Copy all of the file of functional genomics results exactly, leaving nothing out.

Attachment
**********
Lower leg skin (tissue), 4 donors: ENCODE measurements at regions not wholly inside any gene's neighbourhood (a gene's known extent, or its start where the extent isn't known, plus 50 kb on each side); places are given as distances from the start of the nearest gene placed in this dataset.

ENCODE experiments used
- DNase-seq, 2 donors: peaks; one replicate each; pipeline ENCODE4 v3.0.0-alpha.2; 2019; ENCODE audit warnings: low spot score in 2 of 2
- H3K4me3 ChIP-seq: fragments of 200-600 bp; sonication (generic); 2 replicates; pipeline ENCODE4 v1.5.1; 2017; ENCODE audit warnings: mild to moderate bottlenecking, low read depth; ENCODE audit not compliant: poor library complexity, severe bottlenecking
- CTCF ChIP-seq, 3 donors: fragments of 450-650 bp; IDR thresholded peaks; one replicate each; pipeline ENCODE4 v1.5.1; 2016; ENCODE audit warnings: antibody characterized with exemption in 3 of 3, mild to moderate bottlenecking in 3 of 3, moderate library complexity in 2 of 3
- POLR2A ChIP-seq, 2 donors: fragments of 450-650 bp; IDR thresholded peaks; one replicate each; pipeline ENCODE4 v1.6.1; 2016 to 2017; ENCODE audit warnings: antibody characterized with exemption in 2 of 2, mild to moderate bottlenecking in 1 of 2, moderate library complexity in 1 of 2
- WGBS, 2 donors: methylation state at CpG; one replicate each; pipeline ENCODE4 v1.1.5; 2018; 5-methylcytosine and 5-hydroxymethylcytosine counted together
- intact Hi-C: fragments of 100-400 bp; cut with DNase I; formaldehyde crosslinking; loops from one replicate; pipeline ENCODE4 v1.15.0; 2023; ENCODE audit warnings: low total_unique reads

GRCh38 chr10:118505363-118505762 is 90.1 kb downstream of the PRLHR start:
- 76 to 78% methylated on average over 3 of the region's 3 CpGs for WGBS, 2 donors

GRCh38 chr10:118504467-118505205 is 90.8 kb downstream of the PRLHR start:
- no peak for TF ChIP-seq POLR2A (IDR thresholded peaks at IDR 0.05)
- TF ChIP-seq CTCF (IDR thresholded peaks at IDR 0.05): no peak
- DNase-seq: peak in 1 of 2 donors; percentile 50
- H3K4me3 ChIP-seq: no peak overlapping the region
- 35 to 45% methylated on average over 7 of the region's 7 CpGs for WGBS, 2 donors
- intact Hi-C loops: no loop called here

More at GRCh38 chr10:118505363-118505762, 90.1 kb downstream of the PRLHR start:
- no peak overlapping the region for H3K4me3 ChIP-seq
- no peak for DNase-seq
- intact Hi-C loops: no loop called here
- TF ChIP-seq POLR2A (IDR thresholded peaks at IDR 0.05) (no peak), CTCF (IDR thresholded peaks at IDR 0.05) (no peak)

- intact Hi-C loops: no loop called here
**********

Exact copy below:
Lower leg skin (tissue), 4 donors: ENCODE measurements at regions not wholly inside any gene's neighbourhood (a gene's known extent, or its start where the extent isn't known, plus 50 kb on each side); places are given as distances from the start of the nearest gene placed in this dataset.

ENCODE experiments used
- DNase-seq, 2 donors: peaks; one replicate each; pipeline ENCODE4 v3.0.0-alpha.2; 2019; ENCODE audit warnings: low spot score in 2 of 2
- H3K4me3 ChIP-seq: fragments of 200-600 bp; sonication (generic); 2 replicates; pipeline ENCODE4 v1.5.1; 2017; ENCODE audit warnings: mild to moderate bottlenecking, low read depth; ENCODE audit not compliant: poor library complexity, severe bottlenecking
- CTCF ChIP-seq, 3 donors: fragments of 450-650 bp; IDR thresholded peaks; one replicate each; pipeline ENCODE4 v1.5.1; 2016; ENCODE audit warnings: antibody characterized with exemption in 3 of 3, mild to moderate bottlenecking in 3 of 3, moderate library complexity in 2 of 3
- POLR2A ChIP-seq, 2 donors: fragments of 450-650 bp; IDR thresholded peaks; one replicate each; pipeline ENCODE4 v1.6.1; 2016 to 2017; ENCODE audit warnings: antibody characterized with exemption in 2 of 2, mild to moderate bottlenecking in 1 of 2, moderate library complexity in 1 of 2
- WGBS, 2 donors: methylation state at CpG; one replicate each; pipeline ENCODE4 v1.1.5; 2018; 5-methylcytosine and 5-hydroxymethylcytosine counted together
- intact Hi-C: fragments of 100-400 bp; cut with DNase I; formaldehyde crosslinking; loops from one replicate; pipeline ENCODE4 v1.15.0; 2023; ENCODE audit warnings: low total_unique reads

GRCh38 chr10:118505363-118505762 is 90.1 kb downstream of the PRLHR start:
- 76 to 78% methylated on average over 3 of the region's 3 CpGs for WGBS, 2 donors

GRCh38 chr10:118504467-118505205 is 90.8 kb downstream of the PRLHR start:
- no peak for TF ChIP-seq POLR2A (IDR thresholded peaks at IDR 0.05)
- TF ChIP-seq CTCF (IDR thresholded peaks at IDR 0.05): no peak
- DNase-seq: peak in 1 of 2 donors; percentile 50
- H3K4me3 ChIP-seq: no peak overlapping the region
- 35 to 45% methylated on average over 7 of the region's 7 CpGs for WGBS, 2 donors
- intact Hi-C loops: no loop called here

More at GRCh38 chr10:118505363-118505762, 90.1 kb downstream of the PRLHR start:
- no peak overlapping the region for H3K4me3 ChIP-seq
- no peak for DNase-seq
- intact Hi-C loops: no loop called here
- TF ChIP-seq POLR2A (IDR thresholded peaks at IDR 0.05) (no peak), CTCF (IDR thresholded peaks at IDR 0.05) (no peak)

- intact Hi-C loops: no loop called here